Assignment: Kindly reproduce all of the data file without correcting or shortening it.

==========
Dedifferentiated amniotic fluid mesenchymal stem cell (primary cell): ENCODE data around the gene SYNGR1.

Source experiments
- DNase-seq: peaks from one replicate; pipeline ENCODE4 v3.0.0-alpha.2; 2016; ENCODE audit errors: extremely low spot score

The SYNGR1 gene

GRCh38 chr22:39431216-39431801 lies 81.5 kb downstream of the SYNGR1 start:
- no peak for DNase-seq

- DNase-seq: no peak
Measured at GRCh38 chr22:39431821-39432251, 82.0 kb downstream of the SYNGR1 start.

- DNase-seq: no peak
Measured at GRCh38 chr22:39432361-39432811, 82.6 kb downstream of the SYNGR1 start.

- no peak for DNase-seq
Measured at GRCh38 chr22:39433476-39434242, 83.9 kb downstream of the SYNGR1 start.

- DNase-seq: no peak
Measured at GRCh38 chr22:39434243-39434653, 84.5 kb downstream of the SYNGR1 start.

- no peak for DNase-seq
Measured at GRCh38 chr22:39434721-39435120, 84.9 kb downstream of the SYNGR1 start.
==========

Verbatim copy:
Dedifferentiated amniotic fluid mesenchymal stem cell (primary cell): ENCODE data around the gene SYNGR1.

Source experiments
- DNase-seq: peaks from one replicate; pipeline ENCODE4 v3.0.0-alpha.2; 2016; ENCODE audit errors: extremely low spot score

The SYNGR1 gene

GRCh38 chr22:39431216-39431801 lies 81.5 kb downstream of the SYNGR1 start:
- no peak for DNase-seq

- DNase-seq: no peak
Measured at GRCh38 chr22:39431821-39432251, 82.0 kb downstream of the SYNGR1 start.

- DNase-seq: no peak
Measured at GRCh38 chr22:39432361-39432811, 82.6 kb downstream of the SYNGR1 start.

- no peak for DNase-seq
Measured at GRCh38 chr22:39433476-39434242, 83.9 kb downstream of the SYNGR1 start.

- DNase-seq: no peak
Measured at GRCh38 chr22:39434243-39434653, 84.5 kb downstream of the SYNGR1 start.

- no peak for DNase-seq
Measured at GRCh38 chr22:39434721-39435120, 84.9 kb downstream of the SYNGR1 start.